CHENNAI: Sharanya Manivannan and Thara Ganesan are two authors from the city who have carved a niche for themselves. The writers belong to two different generations and reflect the true potential of women writers today.
Sharanya Manivannan, whose first book of poems titled Witchcraft was published in 2008, says, “Writer is a term that sufficiently covers all the genres I work in. At the moment, I am deeply immersed in fiction. My affections are fluid – if you had asked me five years ago, I would have said poetry was my main squeeze. I wonder what I’ll say if you ask me again in two years.”
Asked about what prompts her to write a story, she says, “Whatever compels me in life is also what shows up in my work. I am obsessive, I enjoy research, and I listen to my heart. I very much march to my own drum, with a few rare exceptions.” Sharanya was recently commissioned to write and perform a new poem for the Commonwealth Day Observance in Westminster Abbey, London.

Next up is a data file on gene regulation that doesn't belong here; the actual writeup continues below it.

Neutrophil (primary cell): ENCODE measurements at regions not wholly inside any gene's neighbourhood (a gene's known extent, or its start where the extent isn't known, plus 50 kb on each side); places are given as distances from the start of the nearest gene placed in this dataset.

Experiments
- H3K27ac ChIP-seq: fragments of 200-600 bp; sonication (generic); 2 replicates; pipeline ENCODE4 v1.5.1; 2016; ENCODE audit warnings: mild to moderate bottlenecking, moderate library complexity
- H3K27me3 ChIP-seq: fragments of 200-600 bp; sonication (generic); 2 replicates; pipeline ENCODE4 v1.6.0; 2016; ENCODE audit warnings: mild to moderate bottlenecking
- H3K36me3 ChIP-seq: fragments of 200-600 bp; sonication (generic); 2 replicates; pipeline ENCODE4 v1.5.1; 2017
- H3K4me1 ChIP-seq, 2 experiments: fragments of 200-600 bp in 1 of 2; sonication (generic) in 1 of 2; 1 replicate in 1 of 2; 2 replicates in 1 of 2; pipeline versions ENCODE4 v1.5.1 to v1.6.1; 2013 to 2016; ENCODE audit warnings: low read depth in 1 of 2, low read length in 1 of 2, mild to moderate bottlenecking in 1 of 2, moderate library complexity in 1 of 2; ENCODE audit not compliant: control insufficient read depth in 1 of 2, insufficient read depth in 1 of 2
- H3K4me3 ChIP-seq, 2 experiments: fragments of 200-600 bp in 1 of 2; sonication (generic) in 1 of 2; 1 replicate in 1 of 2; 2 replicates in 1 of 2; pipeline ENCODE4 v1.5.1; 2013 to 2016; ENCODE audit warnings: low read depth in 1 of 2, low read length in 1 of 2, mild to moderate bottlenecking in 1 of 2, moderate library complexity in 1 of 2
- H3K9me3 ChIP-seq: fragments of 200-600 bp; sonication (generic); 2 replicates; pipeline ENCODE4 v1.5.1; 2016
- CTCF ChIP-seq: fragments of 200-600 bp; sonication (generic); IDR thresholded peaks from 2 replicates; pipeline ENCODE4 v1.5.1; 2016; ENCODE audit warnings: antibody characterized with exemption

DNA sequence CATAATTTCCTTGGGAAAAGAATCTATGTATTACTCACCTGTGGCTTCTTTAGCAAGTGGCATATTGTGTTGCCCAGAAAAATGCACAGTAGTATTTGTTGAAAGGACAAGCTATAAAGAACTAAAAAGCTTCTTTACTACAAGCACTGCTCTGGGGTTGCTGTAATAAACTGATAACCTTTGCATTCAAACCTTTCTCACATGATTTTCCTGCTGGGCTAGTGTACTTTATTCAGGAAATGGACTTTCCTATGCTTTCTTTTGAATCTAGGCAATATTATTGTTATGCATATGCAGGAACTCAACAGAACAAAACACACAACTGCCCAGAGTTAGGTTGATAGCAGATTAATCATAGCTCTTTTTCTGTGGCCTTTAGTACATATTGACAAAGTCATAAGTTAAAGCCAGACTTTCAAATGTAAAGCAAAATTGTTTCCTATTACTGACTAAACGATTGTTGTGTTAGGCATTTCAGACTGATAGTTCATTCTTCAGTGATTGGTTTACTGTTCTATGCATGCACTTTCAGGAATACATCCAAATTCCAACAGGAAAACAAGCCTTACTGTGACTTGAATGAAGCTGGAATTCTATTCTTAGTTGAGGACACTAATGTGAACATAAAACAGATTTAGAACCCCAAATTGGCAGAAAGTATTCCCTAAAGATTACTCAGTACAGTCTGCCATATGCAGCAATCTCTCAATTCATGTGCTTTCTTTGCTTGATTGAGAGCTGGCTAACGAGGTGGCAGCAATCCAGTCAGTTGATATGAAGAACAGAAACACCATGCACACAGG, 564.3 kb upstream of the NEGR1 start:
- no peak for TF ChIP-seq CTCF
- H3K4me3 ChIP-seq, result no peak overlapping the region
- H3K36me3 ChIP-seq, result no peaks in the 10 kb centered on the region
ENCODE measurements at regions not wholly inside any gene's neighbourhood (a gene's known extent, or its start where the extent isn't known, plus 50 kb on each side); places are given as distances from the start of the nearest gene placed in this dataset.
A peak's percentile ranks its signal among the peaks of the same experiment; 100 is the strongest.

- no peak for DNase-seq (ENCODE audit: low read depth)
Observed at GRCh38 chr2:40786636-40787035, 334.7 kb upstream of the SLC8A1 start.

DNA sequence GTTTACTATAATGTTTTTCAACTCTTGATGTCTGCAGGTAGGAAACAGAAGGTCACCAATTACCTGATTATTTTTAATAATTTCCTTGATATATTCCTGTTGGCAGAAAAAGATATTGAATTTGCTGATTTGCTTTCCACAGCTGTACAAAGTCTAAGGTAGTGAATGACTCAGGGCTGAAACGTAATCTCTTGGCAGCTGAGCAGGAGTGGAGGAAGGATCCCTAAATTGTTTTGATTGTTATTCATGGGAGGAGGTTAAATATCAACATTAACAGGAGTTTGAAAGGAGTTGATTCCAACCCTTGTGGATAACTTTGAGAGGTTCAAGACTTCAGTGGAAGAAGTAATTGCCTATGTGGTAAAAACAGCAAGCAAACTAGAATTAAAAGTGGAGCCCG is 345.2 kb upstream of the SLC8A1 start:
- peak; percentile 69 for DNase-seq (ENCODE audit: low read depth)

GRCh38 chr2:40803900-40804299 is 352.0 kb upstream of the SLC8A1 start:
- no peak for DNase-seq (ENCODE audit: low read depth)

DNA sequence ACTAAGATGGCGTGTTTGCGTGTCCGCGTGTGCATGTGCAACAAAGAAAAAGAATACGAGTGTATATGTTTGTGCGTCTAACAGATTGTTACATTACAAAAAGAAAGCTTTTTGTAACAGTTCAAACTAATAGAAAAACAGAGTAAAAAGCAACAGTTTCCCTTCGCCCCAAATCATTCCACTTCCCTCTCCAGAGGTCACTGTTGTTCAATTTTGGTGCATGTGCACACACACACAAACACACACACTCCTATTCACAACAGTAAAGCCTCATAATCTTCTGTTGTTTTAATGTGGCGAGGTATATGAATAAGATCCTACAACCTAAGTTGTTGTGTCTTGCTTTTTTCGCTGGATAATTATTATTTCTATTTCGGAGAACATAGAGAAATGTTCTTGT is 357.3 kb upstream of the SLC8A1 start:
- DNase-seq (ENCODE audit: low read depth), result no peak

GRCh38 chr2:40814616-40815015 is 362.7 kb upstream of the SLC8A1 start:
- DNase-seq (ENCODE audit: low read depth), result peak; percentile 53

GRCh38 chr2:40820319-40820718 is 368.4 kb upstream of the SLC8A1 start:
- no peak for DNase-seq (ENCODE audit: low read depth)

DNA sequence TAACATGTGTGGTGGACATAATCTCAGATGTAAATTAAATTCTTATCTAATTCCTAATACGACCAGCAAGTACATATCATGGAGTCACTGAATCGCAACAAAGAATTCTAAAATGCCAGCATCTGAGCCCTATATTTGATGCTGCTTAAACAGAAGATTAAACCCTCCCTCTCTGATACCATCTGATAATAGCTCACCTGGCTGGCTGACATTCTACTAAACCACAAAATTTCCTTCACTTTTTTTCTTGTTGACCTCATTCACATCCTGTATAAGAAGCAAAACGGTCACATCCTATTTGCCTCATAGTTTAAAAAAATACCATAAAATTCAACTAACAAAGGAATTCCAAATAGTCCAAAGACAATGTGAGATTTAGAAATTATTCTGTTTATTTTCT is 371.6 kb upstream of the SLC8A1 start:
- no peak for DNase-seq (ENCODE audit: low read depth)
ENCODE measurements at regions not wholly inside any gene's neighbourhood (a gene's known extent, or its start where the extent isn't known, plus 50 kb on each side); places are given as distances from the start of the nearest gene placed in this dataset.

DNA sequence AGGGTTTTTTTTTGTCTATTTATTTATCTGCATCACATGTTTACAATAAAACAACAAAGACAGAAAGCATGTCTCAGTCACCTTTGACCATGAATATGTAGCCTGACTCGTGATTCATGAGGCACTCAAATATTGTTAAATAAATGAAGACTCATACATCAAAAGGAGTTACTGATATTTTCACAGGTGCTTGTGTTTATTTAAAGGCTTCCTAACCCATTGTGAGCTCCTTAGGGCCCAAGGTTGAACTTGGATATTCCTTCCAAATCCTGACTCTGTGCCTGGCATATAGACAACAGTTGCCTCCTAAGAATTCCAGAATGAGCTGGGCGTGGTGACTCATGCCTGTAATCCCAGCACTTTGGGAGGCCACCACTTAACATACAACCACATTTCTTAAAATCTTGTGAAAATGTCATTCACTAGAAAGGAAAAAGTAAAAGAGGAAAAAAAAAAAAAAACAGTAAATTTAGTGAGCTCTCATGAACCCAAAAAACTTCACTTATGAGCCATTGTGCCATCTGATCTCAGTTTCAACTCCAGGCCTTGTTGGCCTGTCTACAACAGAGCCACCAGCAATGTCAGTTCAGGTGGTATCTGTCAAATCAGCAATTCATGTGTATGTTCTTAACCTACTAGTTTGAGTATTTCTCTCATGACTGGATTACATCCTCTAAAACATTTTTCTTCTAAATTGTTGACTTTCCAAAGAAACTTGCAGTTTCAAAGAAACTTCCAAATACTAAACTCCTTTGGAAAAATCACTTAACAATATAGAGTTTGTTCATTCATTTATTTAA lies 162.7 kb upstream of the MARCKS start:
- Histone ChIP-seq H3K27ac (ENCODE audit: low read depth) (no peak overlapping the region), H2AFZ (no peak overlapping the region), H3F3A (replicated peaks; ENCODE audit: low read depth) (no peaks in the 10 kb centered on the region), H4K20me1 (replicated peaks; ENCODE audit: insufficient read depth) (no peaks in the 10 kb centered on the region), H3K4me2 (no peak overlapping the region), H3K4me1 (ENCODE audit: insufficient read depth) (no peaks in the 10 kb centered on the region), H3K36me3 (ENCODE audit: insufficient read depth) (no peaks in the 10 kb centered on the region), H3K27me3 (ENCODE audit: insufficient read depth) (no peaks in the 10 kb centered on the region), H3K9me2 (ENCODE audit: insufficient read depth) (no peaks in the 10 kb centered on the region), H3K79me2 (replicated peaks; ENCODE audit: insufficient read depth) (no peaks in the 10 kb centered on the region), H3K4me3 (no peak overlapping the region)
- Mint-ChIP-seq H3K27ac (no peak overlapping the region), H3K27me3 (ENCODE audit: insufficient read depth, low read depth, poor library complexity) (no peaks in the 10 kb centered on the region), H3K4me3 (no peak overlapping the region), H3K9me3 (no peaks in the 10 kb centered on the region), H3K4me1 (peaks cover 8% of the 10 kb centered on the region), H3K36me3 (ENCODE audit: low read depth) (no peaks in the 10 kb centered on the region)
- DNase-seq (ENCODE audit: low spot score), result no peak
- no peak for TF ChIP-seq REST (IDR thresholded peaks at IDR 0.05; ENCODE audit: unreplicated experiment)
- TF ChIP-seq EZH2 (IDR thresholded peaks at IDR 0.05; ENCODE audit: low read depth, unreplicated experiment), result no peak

According to the multifaceted Thara Ganesan, who is a Tamil poet, bilingual translator and artist, “Being a poet is a feeling of elation, exuberance and effervescence. There is nothing called English poet or Tamil poet. A poet is a poet is a poet.”
Despite noticing a splurge in readership in the city, she says that readership for poetry is limited. She says that there are considerably less audience in poetry reading sessions or poetry book release functions, when compared to others, most of whom are repeated audience. She adds that it is important that the scenario changes.
What is their comment on the issue of censorship that plagues many writers in the country, thereby restraining their creative license. Both Thara and Sharanya are of the opinion that it becomes extremely difficult for art to thrive in situations which constrain a writer’s thinking. Thara says, “In such chained conditions, how would any form of art flourish? Probably, there is a need for redefining censorship without causing detrimental effects on the writer/poet or society at large.”
For these writers, articulating a woman’s standpoint through literary work holds atmost importance. Sharanya says, “One thing that I think about, every single day of my life, is how blessed I am to be alive in a time in which one can be both literate and a woman.”
Thara adds, “Let us not discriminate a writer as man and woman because ultimately ‘expression’ is beyond gender.”